Coughlin will always be revered in New York for winning a pair of Super Bowls, twice beating the Patriots in dramatic fashion. But after yet another fourth quarter meltdown Sunday, this one against the Jets, it’s apparent that Coughlin’s coaching days are numbered.
The Giants have blown fourth-quarter leads in five of their seven losses this year, and some of the blame needs to come down on the coach. Clock mismanagement, bad coaching decisions, questionable play-calling, lack of execution and pure dumb luck have cost the Giants wins against Dallas, Atlanta, New Orleans, New England and the Jets.
The Giants have failed to make the playoffs since winning the Super Bowl in 2012, finishing 9-7, 7-9, 6-10 and currently 5-7. That doesn’t look pretty in a line graph, never mind in the NFL standings. Amazingly, Big Blue could still make the playoffs if the Giants win the woeful NFC East.
Allie Sherman experienced a similar fall-off in the 60s. After taking the Giants to three consecutive NFL Championship games beginning in 1961, all of which they lost, the Giants failed to make the playoffs for 18 straight years. Despite marks of 2-10-2 in 1964 and a club-record worst 1-12-1 in 1966, Sherman clung to his job until 1969, when after a terrible pre-season he was replaced by Alex Webster. Overall, Sherman was 57-51-4 with the Giants.
This is Coughlin’s 12th season with the Giants, and his teams have compiled a 101-87 record. He has coached more games and earned more victories than all but one other Giant – Hall of Famer Steve Owen who finished 151-100-17 between 1931 and 1953 and won a pair of championships.
If the Giants do decide to part ways with Coughlin, they should look outside-house for a replacement. Steve Spagnola’s defense is a mess, one of the worst outfits in the league. And despite some talent, Ben McAdoo’s offense is terribly inconsistent. (Memo to Ben: running back by committee doesn’t work, at least not with this offensive line.)
Is Coughlin a Hall of Fame coach? He did win those two Super Bowls, and his overall playoff record with the Giants is 8-3. He also coached the Jacksonville Jaguars, an expansion team, to a 68-60 mark, and took them to a pair of AFC Championship games. He will certainly receive strong consideration for a bust in Canton.
Only one eligible coach – Tom Flores of the Raiders – has won two Super Bowls and is not a member of the Pro Football Hall of Fame. But even Hall of Fame coaches lose their jobs.
Alex Webster bulls his way into the end zone as the Giants trounce the Bears 47-7 in the 1956 NFL Championship game at Yankee Stadium.
There are wins and there are routs. Blowouts. Total domination. The New York Giants have experienced their fair share of gridiron glory in the 87 years since Tim Mara brought pro football to New York in 1925 — including four Super Bowls and eight NFL championships overall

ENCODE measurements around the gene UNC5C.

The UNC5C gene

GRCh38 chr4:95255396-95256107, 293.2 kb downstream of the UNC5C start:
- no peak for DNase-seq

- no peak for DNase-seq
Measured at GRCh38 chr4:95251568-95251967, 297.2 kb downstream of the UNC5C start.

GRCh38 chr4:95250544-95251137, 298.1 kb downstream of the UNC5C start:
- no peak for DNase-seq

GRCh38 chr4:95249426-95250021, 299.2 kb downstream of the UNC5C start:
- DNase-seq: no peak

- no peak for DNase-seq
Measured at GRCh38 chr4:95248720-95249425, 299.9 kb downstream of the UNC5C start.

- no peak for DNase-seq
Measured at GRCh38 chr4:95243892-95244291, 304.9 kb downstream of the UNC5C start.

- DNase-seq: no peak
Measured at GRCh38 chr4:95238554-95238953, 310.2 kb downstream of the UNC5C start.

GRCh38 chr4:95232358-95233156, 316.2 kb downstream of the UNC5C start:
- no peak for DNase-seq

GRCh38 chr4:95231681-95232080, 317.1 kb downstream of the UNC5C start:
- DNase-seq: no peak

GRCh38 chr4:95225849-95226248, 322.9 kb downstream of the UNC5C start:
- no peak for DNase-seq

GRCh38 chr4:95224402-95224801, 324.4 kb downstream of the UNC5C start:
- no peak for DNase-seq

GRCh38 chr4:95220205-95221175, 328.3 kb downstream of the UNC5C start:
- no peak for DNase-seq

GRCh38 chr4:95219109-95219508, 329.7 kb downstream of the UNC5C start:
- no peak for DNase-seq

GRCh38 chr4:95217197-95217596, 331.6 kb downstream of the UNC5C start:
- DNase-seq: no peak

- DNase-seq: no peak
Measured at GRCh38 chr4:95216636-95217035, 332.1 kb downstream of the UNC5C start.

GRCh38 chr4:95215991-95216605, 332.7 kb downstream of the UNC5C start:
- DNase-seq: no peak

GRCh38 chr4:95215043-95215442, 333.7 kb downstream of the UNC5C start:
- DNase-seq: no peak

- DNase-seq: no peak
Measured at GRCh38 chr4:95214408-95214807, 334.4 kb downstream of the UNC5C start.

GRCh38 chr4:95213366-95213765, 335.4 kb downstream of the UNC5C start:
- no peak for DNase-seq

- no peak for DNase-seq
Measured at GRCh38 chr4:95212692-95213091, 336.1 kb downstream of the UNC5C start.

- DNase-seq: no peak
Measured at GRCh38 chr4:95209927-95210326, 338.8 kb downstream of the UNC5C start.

Here are the biggest of the big, the 10 most dominant wins in Giants history.
1. Giants 47, Bears 7, 1956 — The Giants cap off their first season in Yankee Stadium by crushing the Bears in the NFL Championship game. Alex Webster runs for a pair of touchdowns and Charlie Conerly throws TD passes to Frank Gifford and Kyle Rote as New York races to a 34-7 halftime lead and wins easily.
2. Giants 41, Vikings 0, 2001 — Quarterback Kerry Collins tosses a club playoff record five TD passes to lead the Giants past Minnesota in what remains the largest shutout margin ever recorded in an NFC Championship game.
3. Giants 49, 49ers 3, 1987 — Phil Simms, right, throws four TD passes, Joe Morris runs for two, and Lawrence Taylor takes a Joe Montana pass to the house as the Giants rout San Francisco in the divisional round en route to the first Super Bowl in team history.
4. Giants 48, Browns 7, 1959 — Frank Gifford, Kyle Rote and Alex Webster all score touchdowns as the G-Men build a 48-0 lead and roll to the Eastern Conference championship.
5. Giants 53, Redskins 0. 1961 – Y.A. Tittle connects with Del Shofner for three TDs, linemen Dick Modzelewski and Jim Katcavage record safeties, and the Giants outgain the Redskins 383-82.
6. Giants 36, Redskins 0, 2005 — In their first game since the death of beloved owner Wellington Mara, Brandon Jacobs, Tiki Barber and Jeremy Shockey all score touchdowns and Jay Feely kicks five field goals in a shutout at the Meadowlands.
7. Giants 62, Eagles 10, 1972 — Norm Snead throws three TD passes and Randy Johnson two and Ron Johnson runs for a pair of scores as the Giants post the most points in team history.
8. Giants 56, Eagles 0, 1933 — Led by Hall of Famers coach Steve Owen, left, and fullback Ken Strong, along with passing leader Harry Newman, the Giants rout Philadelphia at the Polo Grounds in the first meeting ever between the two teams.
9. Giants 33, Browns 6, 1963 — The Giants roll into Cleveland and rout the previously unbeaten Browns behind four Don Chandler field goals. Adding insult to injury, the Giants block the extra point after a late Cleveland touchdown.